CAMBRIDGE, MASS. (WHDH) - The City of Cambridge has taken proactive steps to reroute one of the city’s drinking water sources after rising levels of so-called “forever chemicals” were detected in Fresh Pond.

These chemicals, also known as per-and polyfluoroalkyl substances or PFAS, don’t break down in the environment and can seep into community water supplies. They often come from products like nonstick pans, waterproof clothing, fast food containers and firefighting foam. They can cause health effects like birth defects, decreased fertility and an increased risk of some cancers, according to the Environmental Protection Agency.

“Obviously, the most sensitive people in Cambridge, the immune deficient, pregnant women, infants, based on the regulation they should never drink water above 20 PPGs,” said Sam Corda, managing director of the Cambridge Water Department.

Cambridge is temporarily switching its water supply to the Massachusetts Water Resources Authority until it can install new filters that should keep PFAS levels well below acceptable standards. The high PFAS test results emerged as a result of better testing methods and higher standards for safe drinking water.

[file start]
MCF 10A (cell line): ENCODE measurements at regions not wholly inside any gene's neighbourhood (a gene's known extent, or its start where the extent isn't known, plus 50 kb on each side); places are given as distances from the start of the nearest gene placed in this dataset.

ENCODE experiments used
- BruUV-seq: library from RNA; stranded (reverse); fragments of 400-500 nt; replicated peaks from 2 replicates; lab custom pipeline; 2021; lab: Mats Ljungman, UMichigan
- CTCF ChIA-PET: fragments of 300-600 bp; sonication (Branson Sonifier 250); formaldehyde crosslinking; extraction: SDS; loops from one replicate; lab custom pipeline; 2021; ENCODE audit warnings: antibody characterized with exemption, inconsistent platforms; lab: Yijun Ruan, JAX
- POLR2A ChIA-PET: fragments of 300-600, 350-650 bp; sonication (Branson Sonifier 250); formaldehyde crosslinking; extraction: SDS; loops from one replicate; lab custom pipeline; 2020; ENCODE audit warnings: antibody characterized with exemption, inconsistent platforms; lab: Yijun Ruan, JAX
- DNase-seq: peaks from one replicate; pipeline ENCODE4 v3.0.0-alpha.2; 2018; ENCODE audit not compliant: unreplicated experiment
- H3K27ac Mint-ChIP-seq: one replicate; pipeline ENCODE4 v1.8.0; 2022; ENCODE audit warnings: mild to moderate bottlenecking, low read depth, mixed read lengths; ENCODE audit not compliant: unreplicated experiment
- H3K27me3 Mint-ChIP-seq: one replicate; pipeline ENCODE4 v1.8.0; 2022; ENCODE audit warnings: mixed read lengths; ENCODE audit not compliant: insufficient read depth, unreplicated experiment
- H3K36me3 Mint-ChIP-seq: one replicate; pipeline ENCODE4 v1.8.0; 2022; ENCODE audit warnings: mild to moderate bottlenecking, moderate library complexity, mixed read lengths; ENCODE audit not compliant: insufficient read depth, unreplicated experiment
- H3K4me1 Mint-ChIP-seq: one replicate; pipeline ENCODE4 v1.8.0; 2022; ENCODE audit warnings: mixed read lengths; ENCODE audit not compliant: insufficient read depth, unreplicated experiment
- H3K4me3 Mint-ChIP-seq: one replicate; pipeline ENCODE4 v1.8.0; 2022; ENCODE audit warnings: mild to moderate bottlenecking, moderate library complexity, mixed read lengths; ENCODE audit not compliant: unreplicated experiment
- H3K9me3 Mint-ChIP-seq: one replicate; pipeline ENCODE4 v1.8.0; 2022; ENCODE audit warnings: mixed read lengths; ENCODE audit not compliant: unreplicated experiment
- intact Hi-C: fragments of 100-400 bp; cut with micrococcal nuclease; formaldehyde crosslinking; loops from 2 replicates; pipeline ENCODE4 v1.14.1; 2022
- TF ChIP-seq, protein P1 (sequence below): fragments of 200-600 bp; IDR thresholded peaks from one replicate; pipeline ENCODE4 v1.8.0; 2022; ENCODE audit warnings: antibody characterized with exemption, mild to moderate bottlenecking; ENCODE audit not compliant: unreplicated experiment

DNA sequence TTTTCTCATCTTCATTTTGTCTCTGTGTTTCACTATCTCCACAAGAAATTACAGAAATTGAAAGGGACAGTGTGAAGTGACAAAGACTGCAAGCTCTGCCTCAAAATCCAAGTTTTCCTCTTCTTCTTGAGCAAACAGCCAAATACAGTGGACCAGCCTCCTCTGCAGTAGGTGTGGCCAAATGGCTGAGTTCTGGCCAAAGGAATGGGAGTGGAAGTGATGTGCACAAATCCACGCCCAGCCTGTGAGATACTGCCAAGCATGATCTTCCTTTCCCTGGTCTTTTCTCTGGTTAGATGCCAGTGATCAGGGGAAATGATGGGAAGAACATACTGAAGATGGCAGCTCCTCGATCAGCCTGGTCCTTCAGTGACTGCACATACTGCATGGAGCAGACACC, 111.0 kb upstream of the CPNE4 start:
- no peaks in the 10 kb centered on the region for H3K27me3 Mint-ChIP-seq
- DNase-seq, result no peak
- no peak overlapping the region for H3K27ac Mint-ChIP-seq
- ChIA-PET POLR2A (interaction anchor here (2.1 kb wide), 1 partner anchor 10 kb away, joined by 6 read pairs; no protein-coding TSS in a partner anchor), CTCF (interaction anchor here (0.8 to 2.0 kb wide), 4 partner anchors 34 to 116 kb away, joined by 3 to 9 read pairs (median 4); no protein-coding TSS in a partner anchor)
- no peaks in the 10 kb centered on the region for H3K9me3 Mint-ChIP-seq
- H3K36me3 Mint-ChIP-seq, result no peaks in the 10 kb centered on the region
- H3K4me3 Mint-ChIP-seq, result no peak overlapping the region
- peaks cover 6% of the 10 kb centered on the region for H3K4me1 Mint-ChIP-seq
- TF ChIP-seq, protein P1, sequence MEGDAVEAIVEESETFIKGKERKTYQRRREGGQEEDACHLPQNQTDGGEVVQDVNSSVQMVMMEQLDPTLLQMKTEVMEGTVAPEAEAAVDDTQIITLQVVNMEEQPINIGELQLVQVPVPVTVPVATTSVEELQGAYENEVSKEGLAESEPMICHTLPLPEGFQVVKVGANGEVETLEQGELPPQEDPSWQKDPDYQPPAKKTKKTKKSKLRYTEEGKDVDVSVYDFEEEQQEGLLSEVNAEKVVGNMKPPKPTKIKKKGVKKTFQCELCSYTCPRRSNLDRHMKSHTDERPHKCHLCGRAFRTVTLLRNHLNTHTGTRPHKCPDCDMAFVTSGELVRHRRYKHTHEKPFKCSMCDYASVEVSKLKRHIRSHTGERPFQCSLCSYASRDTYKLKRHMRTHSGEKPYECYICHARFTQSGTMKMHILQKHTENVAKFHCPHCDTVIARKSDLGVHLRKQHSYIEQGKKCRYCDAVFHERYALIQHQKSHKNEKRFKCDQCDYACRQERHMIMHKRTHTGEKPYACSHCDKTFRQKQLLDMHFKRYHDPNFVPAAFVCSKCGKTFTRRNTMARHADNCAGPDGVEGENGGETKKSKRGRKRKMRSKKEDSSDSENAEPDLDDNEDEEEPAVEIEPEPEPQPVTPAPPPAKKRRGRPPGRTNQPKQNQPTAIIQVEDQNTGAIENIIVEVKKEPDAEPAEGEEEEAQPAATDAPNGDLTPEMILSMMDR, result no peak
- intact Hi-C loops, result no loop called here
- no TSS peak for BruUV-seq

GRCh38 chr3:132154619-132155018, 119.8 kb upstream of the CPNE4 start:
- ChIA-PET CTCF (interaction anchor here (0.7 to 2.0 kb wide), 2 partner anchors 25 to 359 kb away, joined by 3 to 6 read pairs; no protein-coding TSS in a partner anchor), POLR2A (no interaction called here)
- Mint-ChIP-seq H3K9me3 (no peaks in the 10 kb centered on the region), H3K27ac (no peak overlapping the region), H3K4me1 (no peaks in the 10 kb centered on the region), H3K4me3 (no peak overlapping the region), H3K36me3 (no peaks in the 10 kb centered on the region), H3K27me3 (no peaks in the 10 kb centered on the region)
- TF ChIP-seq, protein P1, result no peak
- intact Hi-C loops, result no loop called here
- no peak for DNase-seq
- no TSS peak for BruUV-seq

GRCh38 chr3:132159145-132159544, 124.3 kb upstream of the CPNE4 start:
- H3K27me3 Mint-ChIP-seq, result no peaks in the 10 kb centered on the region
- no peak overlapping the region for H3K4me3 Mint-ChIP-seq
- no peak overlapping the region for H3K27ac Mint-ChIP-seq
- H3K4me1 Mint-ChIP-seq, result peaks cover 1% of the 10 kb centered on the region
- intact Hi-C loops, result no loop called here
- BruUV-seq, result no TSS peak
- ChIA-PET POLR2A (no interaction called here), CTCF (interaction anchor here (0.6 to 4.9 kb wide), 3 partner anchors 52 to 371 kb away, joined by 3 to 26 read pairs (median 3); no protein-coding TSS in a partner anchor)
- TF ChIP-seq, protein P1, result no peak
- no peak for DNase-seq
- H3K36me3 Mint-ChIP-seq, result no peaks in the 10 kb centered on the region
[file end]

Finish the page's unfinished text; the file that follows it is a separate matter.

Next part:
“We have interconnections in the city underground, and we’re just going to open a few valves. In a matter of hours, we should be fully on MWRA water starting tomorrow,” Corda said.

Acting City Manager Owen O’Riordan said that Massachusetts has some of the strictest PFAS water quality standards in the country.

“Our expectation is, once we switch to the new filtration system, that our results will be well below the standards that have been established by the state,” he said. “We are confident at that point in time that our water will be safe.”

This isn’t just a Cambridge issue. Dozens of communities across the state have had to update their systems like Cambridge to keep up with changing regulations.

Cambridge officials said they have received calls from residents worried about their water quality. They have responded by telling them that the situation is under control.

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